Sometimes those who are different can make all the difference.
I purposely waited to publicize my response to seeing Selma. And after much thought, I still have “no words,” for lack of a better phrase to describe such a moving experience. However, there are words that came to the forefront of my thought, and I gladly share them with you: For me Selma is a reminder of the formidable human spirit, our strength, courage, unity, dignity, persistence, and Love. I am freshly inspired by and have utmost respect for leaders, then and now, who are seemingly born with a specific purpose and “take up the cross” for humanity. It served as a reminder that progress is forever unfolding, and that our human footsteps — sometimes blood, sweat, and tears — as well as our faith is necessary as we conscientiously move forward, ALL of us; no one left out. I pray that application of this thought will be considered as we continue to vote for laws that determine who should enjoy basic human rights and privileges, and the shared responsibilities that go along with those, in our communities/country/world.
Rhonda Key Youngblood
Alan Turing is a hero for the LGBT community. He stood alone, against unimaginable odds.
President, Human Rights Campaign
Nominations were announced for the 87th Annual Academy Wards and included
nods for LGBT – inclusive films.
The 87th Annual Academy Awards hosted by Neil Patrick Harris and produced by Craig Zadan and Neil Meron will air live Sunday, February 22 at 7pm EST/4pm PST on ABC.
Selma, based on the 1965 voting rights marches from Selma to Montgomery, picked up two OSCAR nominations in Best Picture and Music (Original Song). The film’s character ensemble features Bayard Rustin, an openly gay man who worked as an advocate for human rights. Rustin was a leading strategist for the civil rights movement from 1955 to 1968 and the chief organizer of the 1963 March on Washington for Jobs and Freedom where Martin Luther King, Jr. delivered his historic “I Have a Dream” speech.
The Imitation Game’s Benedict Cumberbatch is OSCAR nominated in Actor in a Leading Role for his portrayal of Turing. The Imitation Game is also OSCAR nominated in Best Picture, Directing, Writing (adaptive screenplay), Film Editing, Music (Original Score), Production Design, and Actress in a Supporting Role for co-star Keira Knightley. “The Imitation Game is an incredible film that shows how hugely destructive anti-LGBT culture can be, and an important historical perspective that preserves LGBT history,” GLAAD President & CEO Sarah Kate Ellis said of the film.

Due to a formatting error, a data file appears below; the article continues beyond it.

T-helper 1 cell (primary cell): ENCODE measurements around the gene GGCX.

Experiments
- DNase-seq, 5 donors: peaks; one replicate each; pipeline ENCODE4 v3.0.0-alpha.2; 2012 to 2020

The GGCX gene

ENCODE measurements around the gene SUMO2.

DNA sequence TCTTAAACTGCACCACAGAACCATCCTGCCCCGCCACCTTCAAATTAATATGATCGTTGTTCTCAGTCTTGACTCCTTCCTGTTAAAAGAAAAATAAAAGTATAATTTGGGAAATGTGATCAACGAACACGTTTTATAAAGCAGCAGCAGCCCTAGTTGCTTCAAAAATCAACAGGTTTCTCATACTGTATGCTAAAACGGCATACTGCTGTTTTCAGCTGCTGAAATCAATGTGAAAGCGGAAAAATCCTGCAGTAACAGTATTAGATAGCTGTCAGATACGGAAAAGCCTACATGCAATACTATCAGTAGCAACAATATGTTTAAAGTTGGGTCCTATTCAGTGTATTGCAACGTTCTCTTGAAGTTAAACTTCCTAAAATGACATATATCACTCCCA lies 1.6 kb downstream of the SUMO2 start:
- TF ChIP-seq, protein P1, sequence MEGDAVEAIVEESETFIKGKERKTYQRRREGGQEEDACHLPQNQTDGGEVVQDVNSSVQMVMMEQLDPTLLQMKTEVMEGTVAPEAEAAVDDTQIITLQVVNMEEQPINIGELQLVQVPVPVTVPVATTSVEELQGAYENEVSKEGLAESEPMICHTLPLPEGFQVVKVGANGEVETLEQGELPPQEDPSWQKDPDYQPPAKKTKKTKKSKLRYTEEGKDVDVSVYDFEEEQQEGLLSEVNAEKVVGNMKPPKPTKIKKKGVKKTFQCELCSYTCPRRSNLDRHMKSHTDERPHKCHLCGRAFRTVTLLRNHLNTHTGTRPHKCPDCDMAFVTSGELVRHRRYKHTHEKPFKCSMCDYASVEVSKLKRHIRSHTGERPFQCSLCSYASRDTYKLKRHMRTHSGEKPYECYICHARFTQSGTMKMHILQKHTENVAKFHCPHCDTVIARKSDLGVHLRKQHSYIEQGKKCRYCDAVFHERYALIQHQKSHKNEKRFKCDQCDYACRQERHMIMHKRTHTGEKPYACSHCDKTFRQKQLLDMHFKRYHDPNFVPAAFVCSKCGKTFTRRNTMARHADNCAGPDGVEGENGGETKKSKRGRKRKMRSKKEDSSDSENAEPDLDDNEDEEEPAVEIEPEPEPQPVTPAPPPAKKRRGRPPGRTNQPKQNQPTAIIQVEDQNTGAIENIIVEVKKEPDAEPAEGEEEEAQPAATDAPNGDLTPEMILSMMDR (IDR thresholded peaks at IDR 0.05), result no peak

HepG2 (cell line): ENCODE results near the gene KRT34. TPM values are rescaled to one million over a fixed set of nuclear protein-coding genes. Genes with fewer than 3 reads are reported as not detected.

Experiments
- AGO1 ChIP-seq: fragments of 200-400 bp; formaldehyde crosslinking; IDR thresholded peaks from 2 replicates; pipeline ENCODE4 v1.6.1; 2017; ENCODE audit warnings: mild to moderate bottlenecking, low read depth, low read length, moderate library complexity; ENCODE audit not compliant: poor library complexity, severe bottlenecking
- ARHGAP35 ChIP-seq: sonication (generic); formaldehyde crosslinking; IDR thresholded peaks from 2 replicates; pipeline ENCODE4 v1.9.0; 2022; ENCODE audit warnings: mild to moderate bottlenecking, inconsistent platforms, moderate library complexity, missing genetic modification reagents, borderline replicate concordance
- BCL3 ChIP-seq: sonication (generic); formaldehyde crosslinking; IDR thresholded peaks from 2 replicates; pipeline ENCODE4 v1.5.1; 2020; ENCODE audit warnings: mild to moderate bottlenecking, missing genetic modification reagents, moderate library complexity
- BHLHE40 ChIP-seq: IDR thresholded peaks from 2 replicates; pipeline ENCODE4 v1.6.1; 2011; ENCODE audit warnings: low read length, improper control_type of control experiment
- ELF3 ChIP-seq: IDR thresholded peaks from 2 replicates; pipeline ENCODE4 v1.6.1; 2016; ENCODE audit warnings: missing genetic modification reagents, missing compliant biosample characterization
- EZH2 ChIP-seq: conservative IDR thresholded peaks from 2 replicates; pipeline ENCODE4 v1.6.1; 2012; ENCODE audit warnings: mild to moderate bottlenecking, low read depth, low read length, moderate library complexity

The Beauty of Diversity
By E. T. Wolfe
From the February 10, 1997 issue of the Christian Science Sentinel
Suppose the rainbow was all one color, the garden one color, the mountains one size and shape, the forest one color, one height, one length of limb? Reality, God’s creation, is not like this. Spirit is expressed in diversity—in contrasts, different colors, shapes, hues. Diversity gives scenes beauty.
For many years I thought of people’s differentness from me as something to fear, something that could hurt me, and this state of thought produced constant intensity, defensive alertness, and competitive strife. The ideal solution? If everyone thought as I thought and acted as I acted, everything would be fine. Then I realized how boring and unnecessary so much in life would be if everyone were exactly like me! For the first time I became grateful for differences—different viewpoints, approaches, cultural and ethnic backgrounds. This diversity hints at the infinitude of the one Mind, one Love, one Life—our Father-Mother God. I recognized more fully the glory of God and His handiwork.
Then followed the most remarkable change in my thinking. I felt a oneness with God and thus with the universe and with my fellowman. This feeling of oneness brought a marvelous spiritual light and a warm sense of completeness—of being in and of God’s diverse universe.
In mathematics, the numeral 1 is different from 2, 2 from 3, and so forth, yet each is absolutely necessary to the practical use of arithmetic. Just so, each individual idea of God, regardless of how different, is absolutely essential in God’s kingdom. God “saw every thing that he had made, and, behold, it was very good” (Gen. 1:31). This absolute viewpoint is a law of annihilation to the hostility and conflict arising from the human mind’s fear of diversity.
- T. Wolfe
Vero Beach, Florida